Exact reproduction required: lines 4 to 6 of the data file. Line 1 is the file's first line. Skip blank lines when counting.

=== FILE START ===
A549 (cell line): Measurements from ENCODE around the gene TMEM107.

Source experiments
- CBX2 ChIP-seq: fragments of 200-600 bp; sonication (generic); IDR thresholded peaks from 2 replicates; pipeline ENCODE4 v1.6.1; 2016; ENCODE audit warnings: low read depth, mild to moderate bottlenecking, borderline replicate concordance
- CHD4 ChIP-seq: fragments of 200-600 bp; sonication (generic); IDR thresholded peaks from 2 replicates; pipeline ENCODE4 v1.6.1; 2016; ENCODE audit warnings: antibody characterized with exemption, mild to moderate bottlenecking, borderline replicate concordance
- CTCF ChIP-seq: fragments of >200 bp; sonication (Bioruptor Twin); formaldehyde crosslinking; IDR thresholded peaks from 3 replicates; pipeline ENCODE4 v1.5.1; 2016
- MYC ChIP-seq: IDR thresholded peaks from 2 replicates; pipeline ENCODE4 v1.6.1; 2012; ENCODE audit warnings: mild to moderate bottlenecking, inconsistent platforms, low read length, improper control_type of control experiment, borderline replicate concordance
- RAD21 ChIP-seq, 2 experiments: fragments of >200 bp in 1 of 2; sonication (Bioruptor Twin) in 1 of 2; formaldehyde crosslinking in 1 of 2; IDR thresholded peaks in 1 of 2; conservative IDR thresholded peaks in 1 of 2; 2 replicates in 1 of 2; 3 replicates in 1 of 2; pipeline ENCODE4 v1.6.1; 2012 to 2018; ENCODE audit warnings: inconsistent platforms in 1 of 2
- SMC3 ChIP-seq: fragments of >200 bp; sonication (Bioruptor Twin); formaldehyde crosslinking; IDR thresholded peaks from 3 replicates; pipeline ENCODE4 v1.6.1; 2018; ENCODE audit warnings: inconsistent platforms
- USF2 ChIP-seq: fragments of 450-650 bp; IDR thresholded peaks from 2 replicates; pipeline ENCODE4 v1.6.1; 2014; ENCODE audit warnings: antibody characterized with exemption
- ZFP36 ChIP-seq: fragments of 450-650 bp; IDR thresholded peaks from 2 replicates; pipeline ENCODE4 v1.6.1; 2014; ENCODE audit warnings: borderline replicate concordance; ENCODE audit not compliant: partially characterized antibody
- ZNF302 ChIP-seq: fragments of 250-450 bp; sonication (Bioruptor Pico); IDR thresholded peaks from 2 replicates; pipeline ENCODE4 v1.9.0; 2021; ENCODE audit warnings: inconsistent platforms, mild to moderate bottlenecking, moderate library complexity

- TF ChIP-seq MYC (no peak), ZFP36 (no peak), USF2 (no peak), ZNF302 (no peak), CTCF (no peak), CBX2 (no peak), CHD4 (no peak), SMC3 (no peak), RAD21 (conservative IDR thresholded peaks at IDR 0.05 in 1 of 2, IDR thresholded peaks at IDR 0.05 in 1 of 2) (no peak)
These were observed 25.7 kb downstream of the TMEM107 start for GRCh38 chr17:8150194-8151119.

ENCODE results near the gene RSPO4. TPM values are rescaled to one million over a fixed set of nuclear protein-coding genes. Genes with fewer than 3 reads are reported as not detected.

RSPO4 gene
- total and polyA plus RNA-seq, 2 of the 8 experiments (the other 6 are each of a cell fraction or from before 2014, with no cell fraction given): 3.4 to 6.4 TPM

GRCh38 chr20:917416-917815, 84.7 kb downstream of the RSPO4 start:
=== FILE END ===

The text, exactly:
- CHD4 ChIP-seq: fragments of 200-600 bp; sonication (generic); IDR thresholded peaks from 2 replicates; pipeline ENCODE4 v1.6.1; 2016; ENCODE audit warnings: antibody characterized with exemption, mild to moderate bottlenecking, borderline replicate concordance
- CTCF ChIP-seq: fragments of >200 bp; sonication (Bioruptor Twin); formaldehyde crosslinking; IDR thresholded peaks from 3 replicates; pipeline ENCODE4 v1.5.1; 2016
- MYC ChIP-seq: IDR thresholded peaks from 2 replicates; pipeline ENCODE4 v1.6.1; 2012; ENCODE audit warnings: mild to moderate bottlenecking, inconsistent platforms, low read length, improper control_type of control experiment, borderline replicate concordance